This does little to relieve Williams’ discomfort. “There may be another being living its life in some sort of causal connection with the life that was me (influenced by my karma), but for me there is no more. That is it — the end of it. There is no more to be said about me.”

Even though he does not believe this means the Buddhist position is wrong, it simply means that if it’s correct then death is the end, a conclusion he finds to be utterly hopeless.

Reincarnation versus Resurrection

Regardless of this inherently hopeless teaching, recent studies have found a quarter of Americans believe in reincarnation, a number that certainly includes many Christians.105

One reason given by some Catholic believers in rebirth is that the Church has never officially condemned reincarnation. They believe this means reincarnation may one day be reconciled to the Christian concept of death and the afterlife.

However, as Cardinal Christoph Schonborn explains, the reason why the Church never condemned reincarnation is not because she may one day accept it as doctrine but “because reincarnation so obviously contradicts the very principles of this faith that a condemnation has never seemed necessary.”106

Church teaching on this subject is quite clear. “Death is the end of man’s earthly pilgrimage, of the time of grace and mercy which God offers him so as to work out his earthly life in keeping with the divine plan, and to decide his ultimate destiny. When ‘the single course of our earthly life’ is completed, we shall not return to other earthly lives: ‘It is appointed for men to die once.’ There is no ‘reincarnation’ after death.”107

This teaching comes straight from Scripture in the Letter to the Hebrews, which responds to the question of whether or not there is more than one lifetime. It clearly states that it is “appointed for mortals to die once, and after that the judgment.”108

Thus, Catholics believe that “Each man receives his eternal retribution in his immortal soul at the very moment of his death, in a particular judgment that refers his life to Christ: either entrance into the blessedness of heaven —through a purification or immediately — or immediate and everlasting damnation.”109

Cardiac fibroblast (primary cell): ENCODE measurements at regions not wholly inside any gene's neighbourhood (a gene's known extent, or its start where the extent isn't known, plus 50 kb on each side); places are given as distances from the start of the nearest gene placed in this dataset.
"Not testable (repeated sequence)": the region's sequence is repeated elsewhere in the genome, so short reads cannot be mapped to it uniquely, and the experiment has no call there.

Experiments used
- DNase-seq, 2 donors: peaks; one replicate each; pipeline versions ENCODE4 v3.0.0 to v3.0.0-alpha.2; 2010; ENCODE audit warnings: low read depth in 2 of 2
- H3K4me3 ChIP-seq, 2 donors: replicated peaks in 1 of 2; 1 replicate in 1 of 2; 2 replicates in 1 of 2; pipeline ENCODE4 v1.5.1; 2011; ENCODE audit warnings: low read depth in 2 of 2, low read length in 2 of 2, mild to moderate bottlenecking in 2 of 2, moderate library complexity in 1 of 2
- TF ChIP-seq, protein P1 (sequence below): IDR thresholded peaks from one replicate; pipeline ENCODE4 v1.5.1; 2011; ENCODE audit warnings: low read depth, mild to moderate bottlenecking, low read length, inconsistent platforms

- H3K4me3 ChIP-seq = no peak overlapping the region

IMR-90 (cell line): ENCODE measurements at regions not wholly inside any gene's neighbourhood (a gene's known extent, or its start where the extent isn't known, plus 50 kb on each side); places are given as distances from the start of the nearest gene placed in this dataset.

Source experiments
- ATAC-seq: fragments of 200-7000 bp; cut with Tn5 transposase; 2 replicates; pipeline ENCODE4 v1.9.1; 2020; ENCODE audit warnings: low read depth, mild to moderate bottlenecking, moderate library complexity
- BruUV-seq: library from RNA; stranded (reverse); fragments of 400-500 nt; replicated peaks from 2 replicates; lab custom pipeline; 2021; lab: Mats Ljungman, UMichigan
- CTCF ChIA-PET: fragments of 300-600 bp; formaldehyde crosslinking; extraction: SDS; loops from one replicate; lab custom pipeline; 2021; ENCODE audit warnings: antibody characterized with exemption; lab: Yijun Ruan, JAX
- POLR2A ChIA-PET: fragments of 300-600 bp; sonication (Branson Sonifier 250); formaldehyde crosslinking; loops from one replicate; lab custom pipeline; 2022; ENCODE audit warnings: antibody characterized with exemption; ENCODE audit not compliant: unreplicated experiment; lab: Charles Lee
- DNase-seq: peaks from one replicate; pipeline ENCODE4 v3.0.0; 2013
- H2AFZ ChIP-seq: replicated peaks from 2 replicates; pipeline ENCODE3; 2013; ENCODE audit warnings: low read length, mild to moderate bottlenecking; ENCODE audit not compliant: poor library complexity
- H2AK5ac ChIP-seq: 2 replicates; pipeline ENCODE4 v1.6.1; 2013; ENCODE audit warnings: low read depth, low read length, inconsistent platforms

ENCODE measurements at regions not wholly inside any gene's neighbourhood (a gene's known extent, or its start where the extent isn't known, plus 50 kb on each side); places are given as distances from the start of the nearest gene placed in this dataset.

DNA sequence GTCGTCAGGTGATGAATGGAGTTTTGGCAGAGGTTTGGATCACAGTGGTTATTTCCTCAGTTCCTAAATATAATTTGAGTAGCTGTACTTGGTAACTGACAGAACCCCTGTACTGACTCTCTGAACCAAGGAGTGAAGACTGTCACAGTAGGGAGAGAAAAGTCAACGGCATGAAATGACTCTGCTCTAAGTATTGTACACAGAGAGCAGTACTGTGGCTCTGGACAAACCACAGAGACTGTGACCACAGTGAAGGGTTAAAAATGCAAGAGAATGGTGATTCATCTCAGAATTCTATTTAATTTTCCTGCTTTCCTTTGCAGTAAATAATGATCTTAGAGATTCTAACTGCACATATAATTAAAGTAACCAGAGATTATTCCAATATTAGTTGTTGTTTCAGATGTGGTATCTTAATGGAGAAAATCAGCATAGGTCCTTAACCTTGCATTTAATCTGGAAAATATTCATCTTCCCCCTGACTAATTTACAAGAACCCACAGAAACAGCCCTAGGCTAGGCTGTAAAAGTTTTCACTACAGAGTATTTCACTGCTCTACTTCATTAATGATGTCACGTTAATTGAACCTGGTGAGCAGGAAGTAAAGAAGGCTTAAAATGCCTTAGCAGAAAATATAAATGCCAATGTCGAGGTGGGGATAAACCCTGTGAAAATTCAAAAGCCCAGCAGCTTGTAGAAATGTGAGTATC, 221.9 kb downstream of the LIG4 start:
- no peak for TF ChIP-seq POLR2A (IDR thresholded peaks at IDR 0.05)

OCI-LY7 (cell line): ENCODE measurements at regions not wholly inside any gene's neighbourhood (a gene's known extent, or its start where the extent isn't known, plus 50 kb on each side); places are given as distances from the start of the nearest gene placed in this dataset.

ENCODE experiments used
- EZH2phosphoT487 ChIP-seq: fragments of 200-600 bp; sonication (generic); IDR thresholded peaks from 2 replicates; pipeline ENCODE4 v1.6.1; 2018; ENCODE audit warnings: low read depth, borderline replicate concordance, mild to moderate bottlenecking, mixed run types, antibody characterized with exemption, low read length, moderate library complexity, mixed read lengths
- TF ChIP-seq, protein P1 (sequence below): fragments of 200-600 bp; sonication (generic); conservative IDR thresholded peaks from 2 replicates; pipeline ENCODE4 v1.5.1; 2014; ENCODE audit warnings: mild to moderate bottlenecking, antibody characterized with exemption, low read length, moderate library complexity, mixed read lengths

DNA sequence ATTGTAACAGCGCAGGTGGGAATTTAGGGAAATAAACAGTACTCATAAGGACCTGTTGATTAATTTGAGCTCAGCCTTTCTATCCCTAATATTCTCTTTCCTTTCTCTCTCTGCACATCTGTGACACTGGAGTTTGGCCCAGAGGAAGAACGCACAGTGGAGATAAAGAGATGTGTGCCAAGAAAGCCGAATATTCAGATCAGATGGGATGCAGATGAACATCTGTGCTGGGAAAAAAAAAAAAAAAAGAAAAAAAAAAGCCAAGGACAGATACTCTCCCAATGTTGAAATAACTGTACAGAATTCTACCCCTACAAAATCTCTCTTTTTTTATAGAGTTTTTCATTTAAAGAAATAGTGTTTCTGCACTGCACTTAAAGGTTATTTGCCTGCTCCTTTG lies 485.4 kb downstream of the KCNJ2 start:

In order to fully comprehend the Buddhist concept of reincarnation, however, one must also come to understand the belief in karma.

Karma is the law of moral causation, or cause and effect, which is based upon the idea that nothing happens by accident to a person. Fundamental to both Hinduism and Buddhism, there are differing views on exactly how karma works.

The Buddhist views karma as a way to explain why one person is born into luxury and another is homeless or why one man is a genius and another has severe mental challenges. According to the law of karma, none of these inequalities is accidental, but each is the result of something the person did either in this or a past life for which he or she is being punished or rewarded.

While the theory of karma is a fundamental doctrine in Buddhism, the belief is said to have been prevalent in India and Hinduism long before the advent of Buddhism. The word karma, connected to the meaning it has today, first appeared in Hindu books known as the Upanishads, which were composed over a wide period of time ranging from the pre-Buddhist period to the early centuries BC.

The concept of karma, and its resultant need for reincarnation, is incompatible with Christianity.